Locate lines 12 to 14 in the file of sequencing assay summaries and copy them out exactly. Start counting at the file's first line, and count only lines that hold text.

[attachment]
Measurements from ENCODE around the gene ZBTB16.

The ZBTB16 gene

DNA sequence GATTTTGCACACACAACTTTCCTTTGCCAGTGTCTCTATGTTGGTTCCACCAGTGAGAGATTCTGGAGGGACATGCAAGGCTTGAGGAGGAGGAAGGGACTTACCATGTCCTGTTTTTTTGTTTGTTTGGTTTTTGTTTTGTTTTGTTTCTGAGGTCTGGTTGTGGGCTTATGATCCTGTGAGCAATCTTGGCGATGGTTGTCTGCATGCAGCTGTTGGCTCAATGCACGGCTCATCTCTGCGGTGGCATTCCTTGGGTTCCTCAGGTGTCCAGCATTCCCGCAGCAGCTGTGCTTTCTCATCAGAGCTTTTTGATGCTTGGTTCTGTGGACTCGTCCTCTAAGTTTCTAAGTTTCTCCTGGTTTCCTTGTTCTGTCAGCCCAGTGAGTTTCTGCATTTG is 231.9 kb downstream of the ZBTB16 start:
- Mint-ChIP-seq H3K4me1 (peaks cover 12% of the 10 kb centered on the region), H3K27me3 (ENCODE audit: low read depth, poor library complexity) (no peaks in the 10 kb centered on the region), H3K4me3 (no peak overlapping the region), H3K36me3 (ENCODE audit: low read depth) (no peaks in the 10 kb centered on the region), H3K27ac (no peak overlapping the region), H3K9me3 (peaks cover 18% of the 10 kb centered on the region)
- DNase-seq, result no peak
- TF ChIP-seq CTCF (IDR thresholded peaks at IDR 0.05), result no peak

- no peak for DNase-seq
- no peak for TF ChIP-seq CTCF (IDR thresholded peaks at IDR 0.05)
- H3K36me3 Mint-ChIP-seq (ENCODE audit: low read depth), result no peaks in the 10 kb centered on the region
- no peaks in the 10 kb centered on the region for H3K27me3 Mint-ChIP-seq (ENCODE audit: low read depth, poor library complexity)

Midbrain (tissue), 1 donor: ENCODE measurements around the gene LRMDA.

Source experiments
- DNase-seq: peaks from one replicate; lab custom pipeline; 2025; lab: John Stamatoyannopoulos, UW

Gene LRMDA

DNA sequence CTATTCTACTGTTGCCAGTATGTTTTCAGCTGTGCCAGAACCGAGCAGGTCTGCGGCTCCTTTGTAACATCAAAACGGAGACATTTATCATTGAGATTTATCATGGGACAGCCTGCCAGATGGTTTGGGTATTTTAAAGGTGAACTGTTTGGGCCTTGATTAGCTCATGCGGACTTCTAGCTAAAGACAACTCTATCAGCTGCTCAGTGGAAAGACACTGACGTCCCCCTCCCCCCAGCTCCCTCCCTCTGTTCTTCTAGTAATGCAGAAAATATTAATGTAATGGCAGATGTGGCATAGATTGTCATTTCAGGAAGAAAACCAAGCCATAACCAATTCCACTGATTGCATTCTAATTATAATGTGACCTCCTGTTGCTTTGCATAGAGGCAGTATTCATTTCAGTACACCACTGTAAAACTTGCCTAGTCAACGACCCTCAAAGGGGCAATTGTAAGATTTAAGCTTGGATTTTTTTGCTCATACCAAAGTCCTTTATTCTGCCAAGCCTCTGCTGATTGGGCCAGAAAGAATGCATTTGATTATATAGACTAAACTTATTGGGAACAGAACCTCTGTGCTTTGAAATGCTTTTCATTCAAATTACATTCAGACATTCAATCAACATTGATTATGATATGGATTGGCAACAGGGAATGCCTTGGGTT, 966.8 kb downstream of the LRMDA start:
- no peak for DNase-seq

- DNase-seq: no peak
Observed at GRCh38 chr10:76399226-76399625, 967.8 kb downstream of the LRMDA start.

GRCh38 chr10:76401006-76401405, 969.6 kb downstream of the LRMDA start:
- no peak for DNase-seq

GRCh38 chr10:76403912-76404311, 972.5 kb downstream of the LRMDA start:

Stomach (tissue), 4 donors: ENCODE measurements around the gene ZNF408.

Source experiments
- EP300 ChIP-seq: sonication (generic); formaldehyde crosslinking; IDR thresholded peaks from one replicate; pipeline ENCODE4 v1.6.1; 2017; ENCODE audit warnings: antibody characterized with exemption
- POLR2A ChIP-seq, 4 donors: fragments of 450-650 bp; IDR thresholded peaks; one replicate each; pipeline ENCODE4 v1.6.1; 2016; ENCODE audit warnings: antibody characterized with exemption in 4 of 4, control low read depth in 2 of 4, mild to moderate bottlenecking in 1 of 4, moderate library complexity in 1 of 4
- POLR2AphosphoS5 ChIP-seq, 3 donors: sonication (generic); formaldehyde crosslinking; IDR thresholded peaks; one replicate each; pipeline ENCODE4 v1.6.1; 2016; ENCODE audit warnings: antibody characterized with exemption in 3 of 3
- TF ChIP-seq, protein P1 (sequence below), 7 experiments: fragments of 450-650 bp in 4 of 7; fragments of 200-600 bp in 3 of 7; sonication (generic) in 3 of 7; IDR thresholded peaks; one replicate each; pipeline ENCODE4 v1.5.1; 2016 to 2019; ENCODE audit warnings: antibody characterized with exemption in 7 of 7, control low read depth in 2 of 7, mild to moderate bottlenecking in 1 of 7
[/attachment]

Source experiments
- DNase-seq: peaks from one replicate; lab custom pipeline; 2025; lab: John Stamatoyannopoulos, UW

Gene LRMDA